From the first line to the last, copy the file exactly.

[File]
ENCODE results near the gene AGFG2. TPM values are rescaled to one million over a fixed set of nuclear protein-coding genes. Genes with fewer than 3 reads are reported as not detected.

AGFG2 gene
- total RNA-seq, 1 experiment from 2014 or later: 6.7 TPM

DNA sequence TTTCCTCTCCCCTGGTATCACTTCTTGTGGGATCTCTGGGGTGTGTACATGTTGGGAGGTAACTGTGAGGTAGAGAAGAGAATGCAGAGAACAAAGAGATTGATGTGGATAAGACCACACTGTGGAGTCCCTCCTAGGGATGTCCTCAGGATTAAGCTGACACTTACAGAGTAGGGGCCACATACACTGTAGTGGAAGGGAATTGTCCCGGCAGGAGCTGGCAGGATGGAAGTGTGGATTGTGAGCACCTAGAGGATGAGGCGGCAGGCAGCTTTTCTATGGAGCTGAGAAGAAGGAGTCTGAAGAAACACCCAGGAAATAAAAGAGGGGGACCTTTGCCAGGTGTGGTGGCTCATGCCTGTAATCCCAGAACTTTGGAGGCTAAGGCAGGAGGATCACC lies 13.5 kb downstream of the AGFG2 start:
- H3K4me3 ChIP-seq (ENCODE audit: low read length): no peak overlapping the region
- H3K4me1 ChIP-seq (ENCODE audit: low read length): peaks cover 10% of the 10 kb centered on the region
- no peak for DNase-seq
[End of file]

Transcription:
ENCODE results near the gene AGFG2. TPM values are rescaled to one million over a fixed set of nuclear protein-coding genes. Genes with fewer than 3 reads are reported as not detected.

AGFG2 gene
- total RNA-seq, 1 experiment from 2014 or later: 6.7 TPM

DNA sequence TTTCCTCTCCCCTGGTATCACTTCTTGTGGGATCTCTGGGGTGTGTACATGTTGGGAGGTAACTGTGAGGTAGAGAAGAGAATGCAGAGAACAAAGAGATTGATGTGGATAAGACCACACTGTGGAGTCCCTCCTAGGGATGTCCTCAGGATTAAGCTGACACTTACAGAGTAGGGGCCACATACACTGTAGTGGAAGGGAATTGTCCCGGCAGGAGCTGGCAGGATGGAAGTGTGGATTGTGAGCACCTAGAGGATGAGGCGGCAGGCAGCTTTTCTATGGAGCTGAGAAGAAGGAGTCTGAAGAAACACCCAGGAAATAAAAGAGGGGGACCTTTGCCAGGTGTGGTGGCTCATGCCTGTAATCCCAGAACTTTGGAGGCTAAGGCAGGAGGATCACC lies 13.5 kb downstream of the AGFG2 start:
- H3K4me3 ChIP-seq (ENCODE audit: low read length): no peak overlapping the region
- H3K4me1 ChIP-seq (ENCODE audit: low read length): peaks cover 10% of the 10 kb centered on the region
- no peak for DNase-seq